Dubois also described the mythology that had emerged after seven years of Monster Island play:

The first religiously-motivated killing of player monsters, accomplished by the group known as the Disciples of the Light in 1990, is a landmark in history--as is the massacre of several monsters near the Odd Terapus Far Inn. Cults of personality have emerged around such characters as Gath Soulshredder … Carbunkle (the acknowledged leader of insult warfare) and Marlin Perkins (considered by many to be the island's most dangerous monster).[10]

Reception and legacy Edit

Monster Island opened strongly. The game won the Origins Award for Best New Play-by-Mail Game of 1990.[11] Also in 1990, the game tied for 4th place as the Best PBM Game of 1990 in Paper Mayhem as voted by readers.[12] The game appeared on the PBM Game Ratings (as rated by readers) in Paper Mayhem's, July/August 1990 issue at #25 of 68 games.[13] Reviewer Debra Leon Guerrero stated in 1992 that she found Monster Island "worth the time and money", adding that Adventures By Mail provided excellent customer service.[8] Also in 1992, Phil Breault opined that the game was a "great starter game for a new player, or [a] good "quickie" for the experience[d] player who wants a relatively cheap, yet challenging game".[14]

As the years progressed, Monster Island earned a fair reputation, generally settling in the lower-middle of the play-by-mail game field. For example, in reader ratings it placed #46 of 84 games in the Sept/Oct 1992 issue of Paper Mayhem,[15][16] and #46 of 77 games in its Jan/Feb 1995 issue. By 1997, it had fallen somewhat to #42 of 54 games.[17]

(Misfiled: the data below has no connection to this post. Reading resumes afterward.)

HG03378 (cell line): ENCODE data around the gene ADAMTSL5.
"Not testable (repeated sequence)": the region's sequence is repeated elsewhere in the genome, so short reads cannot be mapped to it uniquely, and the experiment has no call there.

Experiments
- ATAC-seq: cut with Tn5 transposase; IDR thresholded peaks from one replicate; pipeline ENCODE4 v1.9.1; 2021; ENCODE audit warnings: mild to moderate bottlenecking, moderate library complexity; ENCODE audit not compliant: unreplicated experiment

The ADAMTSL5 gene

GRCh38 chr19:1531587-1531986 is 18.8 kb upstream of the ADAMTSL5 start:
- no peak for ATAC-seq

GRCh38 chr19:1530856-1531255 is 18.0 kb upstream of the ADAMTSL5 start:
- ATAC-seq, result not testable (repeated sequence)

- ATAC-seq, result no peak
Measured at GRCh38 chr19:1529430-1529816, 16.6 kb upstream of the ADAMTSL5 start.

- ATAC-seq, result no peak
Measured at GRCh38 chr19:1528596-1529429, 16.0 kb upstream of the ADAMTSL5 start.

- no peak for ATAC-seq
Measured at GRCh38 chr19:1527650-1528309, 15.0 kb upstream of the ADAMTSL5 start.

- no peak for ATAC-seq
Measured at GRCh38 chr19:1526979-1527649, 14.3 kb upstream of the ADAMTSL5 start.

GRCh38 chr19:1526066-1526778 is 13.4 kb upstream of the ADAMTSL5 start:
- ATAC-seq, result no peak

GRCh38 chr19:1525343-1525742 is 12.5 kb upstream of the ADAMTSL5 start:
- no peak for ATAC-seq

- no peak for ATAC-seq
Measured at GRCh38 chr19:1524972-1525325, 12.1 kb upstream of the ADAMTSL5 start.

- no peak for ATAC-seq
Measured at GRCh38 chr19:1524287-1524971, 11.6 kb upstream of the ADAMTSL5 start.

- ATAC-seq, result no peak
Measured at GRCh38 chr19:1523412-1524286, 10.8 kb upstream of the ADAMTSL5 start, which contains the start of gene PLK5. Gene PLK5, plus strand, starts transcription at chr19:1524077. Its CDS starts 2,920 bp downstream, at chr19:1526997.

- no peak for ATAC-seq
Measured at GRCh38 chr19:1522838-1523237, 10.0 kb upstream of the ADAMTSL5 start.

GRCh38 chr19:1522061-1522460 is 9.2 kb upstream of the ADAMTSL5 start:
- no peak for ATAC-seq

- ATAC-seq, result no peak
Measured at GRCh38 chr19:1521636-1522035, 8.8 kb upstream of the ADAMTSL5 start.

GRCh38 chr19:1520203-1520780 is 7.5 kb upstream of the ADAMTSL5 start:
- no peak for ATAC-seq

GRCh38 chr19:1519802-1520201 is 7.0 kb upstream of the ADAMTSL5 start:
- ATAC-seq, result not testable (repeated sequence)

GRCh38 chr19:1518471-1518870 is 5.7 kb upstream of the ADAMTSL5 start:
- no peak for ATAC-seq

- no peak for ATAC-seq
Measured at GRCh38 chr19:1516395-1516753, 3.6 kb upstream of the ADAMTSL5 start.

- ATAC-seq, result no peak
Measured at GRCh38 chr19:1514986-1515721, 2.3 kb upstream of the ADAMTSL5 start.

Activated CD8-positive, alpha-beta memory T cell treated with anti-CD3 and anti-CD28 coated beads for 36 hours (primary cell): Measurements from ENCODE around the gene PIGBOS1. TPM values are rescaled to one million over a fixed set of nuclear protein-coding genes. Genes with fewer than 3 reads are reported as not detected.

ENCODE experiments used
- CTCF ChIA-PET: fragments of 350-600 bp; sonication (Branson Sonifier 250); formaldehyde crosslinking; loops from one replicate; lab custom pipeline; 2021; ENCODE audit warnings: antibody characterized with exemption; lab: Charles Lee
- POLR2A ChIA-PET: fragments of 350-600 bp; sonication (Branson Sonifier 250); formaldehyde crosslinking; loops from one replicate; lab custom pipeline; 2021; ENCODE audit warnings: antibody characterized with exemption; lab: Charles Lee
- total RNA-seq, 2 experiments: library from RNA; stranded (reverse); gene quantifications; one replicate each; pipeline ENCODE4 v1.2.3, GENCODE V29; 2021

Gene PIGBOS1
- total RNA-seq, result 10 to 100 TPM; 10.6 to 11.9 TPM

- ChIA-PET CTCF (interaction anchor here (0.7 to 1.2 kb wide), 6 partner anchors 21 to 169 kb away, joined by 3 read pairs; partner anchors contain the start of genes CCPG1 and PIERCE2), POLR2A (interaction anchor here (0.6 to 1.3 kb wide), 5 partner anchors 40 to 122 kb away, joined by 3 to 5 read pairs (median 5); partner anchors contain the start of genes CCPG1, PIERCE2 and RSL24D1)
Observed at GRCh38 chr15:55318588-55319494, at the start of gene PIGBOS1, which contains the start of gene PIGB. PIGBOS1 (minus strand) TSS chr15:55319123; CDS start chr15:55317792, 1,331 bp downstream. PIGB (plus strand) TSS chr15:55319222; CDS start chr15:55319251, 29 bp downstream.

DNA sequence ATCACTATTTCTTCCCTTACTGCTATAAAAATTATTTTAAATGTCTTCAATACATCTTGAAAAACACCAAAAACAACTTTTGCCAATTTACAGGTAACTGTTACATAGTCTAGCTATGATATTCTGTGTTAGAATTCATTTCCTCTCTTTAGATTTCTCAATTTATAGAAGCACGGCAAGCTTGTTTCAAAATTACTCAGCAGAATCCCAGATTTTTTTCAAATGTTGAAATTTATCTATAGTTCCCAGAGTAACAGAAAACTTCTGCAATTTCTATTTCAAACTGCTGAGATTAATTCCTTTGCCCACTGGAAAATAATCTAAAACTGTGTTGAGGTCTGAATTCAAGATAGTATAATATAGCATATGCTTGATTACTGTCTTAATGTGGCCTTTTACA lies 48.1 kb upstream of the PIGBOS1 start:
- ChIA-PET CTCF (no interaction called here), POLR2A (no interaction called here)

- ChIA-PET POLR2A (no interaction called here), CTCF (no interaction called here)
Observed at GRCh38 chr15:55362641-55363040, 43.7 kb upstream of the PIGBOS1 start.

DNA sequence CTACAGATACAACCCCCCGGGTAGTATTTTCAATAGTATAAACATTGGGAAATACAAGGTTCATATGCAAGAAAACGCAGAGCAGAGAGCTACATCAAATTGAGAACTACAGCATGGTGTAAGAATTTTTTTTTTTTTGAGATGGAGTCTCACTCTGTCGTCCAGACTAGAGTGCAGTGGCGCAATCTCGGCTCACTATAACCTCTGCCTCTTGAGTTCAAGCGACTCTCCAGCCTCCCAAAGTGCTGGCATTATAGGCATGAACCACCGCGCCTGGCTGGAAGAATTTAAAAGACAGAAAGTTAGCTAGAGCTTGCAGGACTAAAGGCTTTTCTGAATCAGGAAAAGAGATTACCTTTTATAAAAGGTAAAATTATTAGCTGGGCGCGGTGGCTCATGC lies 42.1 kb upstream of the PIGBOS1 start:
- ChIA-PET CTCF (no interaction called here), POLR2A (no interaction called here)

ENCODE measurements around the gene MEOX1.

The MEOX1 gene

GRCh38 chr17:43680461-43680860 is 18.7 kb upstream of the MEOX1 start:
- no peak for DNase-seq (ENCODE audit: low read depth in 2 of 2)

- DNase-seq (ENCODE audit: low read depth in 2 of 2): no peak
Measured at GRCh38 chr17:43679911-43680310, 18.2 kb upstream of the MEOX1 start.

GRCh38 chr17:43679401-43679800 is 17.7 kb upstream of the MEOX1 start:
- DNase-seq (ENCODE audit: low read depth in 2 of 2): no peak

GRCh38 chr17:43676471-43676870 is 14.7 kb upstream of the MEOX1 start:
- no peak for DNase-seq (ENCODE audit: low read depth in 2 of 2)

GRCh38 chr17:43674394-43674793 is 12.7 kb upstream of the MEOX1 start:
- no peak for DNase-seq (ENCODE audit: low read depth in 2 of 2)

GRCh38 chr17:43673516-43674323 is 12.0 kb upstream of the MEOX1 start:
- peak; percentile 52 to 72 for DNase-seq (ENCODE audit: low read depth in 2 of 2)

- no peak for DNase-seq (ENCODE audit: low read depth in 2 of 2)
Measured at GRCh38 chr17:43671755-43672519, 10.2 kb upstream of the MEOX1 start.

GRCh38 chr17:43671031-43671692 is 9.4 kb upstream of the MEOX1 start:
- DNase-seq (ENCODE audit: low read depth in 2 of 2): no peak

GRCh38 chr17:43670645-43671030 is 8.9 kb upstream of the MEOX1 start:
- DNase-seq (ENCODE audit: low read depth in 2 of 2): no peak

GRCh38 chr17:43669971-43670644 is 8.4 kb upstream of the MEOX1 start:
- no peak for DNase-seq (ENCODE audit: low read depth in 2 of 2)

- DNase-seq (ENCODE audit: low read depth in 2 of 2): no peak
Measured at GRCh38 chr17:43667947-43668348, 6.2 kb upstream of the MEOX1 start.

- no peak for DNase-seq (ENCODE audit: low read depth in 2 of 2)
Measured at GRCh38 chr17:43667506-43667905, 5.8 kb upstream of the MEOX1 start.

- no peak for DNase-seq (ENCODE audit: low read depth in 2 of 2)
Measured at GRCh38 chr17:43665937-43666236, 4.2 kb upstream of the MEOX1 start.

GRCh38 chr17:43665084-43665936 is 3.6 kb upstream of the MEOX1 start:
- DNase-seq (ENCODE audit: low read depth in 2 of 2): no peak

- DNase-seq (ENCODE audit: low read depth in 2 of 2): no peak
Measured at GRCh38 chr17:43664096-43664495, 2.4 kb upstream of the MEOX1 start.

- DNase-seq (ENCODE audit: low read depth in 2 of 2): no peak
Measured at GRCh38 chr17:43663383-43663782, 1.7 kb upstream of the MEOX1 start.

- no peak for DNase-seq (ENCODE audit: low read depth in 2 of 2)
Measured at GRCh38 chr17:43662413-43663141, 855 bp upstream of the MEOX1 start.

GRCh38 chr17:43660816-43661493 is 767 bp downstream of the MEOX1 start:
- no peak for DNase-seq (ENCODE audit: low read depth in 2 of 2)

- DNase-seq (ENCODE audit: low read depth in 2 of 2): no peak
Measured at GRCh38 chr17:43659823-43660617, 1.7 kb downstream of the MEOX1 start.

See also Edit

References Edit

  1. ^ a b c d e Dubois 1997. p. 4.
  2. ^ KJC Games 2020.
  3. ^ a b c d e f g h Helzer 1993. p. 12.
  4. ^ Adventures By Mail, Inc. 1990. p. 9.
  5. ^ Helzer 1993. p. 13.
  6. ^ a b Smith 1997. p. 7.
  7. ^ Breault 1992. p. 16; Holmes 1991. p. 9.
  8. ^ a b c d Guerrero 1992. pp. 47–48.
  9. ^ a b DuBois 1997. p. 5.
  10. ^ DuBois 1997. p. 6.
  11. ^ Origins 1990.
  12. ^ Paper Mayhem 1990. p. 3.
  13. ^ Paper Mayhem 1990. p. 64.
  14. ^ Breault 1992. p. 17.
  15. ^ Paper Mayhem 1992. pp. 52–53.
  16. ^ Paper Mayhem 1995. pp. 44–45.
  17. ^ Paper Mayhem 1997. p. 30.

Bibliography Edit

  • "Adventures By Mail, Inc". The Journal of the PBM Gamer (4th ed.). Paper Mayhem. 1990. p. 9.
  • Bosdal, Chris (September–October 1991). "What is Monster Island?". Paper Mayhem. No. 50. pp. 33–34.
  • Breault, Phil (May–Jun 1992). "A Visit to Monster Island". Paper Mayhem. No. 54. p. 16.
  • DuBois, Steven (Sep–Oct 1996). "Monster Island Monger Mash". Paper Mayhem. No. 80. pp. 38–39.
  • DuBois, Steven (Jan–Feb 1997). "Monster Island: A Review". Paper Mayhem. No. 82. pp. 4–6.
  • Guerrero, Debra Leon (September–October 1992). "The Long Haul on Monster Island: The Benefits of Continued Play". Paper Mayhem. No. 56. pp. 47–48.
  • Helzer, Herb (Jan–Feb 1993). "Monster Island: Just One Destination for PBM Company". Paper Mayhem. No. 58. p. 12.
  • Holmes, Andrew (Nov–Dec 1991). "Monster Island: The Persistence of Wishing". Paper Mayhem. No. 51. pp. 9–10.
  • Holmes, Andrew (Sep–Oct 1992). "The Long Haul on Monster Island: The Benefits of Continued Play". Paper Mayhem. No. 56. p. 47.
  • "Monster Island". KJC Games. Retrieved March 23, 2020.
  • "Origins Award Winners (1990)". Academy of Adventure Gaming Arts & Design. Archived from the original on 2007-12-14. Retrieved 2008-02-17.
  • Paper Mayhem (July–August 1990). "PBM Game Ratings: As of 5-26-90". Paper Mayhem. No. 43. p. 64.
  • Paper Mayhem (Nov–Dec 1990). "Best PBM Game of 1990". Paper Mayhem. No. 45. p. 3.
  • Paper Mayhem (September–October 1992). "PBM Game Ratings as of 07-20-92". Paper Mayhem. No. 56. pp. 52–53.
  • Paper Mayhem (Jan–Feb 1995). "PBM Game Ratings: As of 11/18/94". Paper Mayhem. No. 70. pp. 44–45.
  • Paper Mayhem (Jan–Feb 1997). "PBM Game Ratings: As of 1/15/97". Paper Mayhem. No. 82. p. 30.
  • Smith, Richard L. (Jan–Feb 1997). "Monster Island: Land of Discovery". Paper Mayhem. No. 82. p. 7.

Further reading Edit

  • Lambeck, Peter (March 1992). "Getting the Most out of Monster Island". Flagship Magazine. No. 36. U.S. Edition. pp. 35–36.
  • Palmer, Nicky (1990). "Monster Island". 1st Class: The Play By Mail Magazine. No. 6. KJC Games. pp. 12–13.
  • Palmer, Nicky (1990). "Guide to Young Monsters". 1st Class: The Play By Mail Magazine. No. 6. KJC Games. p. 14.

External links Edit